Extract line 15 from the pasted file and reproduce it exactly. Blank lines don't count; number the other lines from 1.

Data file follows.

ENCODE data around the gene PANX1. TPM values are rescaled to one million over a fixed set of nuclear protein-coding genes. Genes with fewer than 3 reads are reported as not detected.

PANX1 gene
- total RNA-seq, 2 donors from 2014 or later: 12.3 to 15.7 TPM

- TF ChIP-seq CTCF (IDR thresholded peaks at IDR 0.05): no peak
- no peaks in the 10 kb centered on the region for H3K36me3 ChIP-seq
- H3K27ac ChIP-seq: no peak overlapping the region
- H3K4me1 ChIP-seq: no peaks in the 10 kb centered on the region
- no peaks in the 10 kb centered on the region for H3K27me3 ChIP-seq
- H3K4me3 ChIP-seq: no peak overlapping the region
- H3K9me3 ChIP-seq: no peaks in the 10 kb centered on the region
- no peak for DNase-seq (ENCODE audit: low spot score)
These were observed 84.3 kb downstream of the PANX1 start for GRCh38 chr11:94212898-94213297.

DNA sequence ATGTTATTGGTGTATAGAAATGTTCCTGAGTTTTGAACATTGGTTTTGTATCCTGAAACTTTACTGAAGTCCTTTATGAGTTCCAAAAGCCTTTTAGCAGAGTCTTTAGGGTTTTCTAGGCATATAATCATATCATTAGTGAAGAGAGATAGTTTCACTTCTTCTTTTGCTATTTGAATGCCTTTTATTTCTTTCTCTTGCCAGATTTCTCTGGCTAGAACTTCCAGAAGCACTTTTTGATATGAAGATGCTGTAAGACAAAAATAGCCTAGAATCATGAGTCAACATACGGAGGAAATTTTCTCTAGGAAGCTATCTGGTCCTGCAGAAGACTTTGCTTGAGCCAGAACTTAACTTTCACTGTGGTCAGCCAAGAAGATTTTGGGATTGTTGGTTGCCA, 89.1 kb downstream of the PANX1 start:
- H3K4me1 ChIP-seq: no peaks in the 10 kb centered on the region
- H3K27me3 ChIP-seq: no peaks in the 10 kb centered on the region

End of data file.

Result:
- H3K27me3 ChIP-seq: no peaks in the 10 kb centered on the region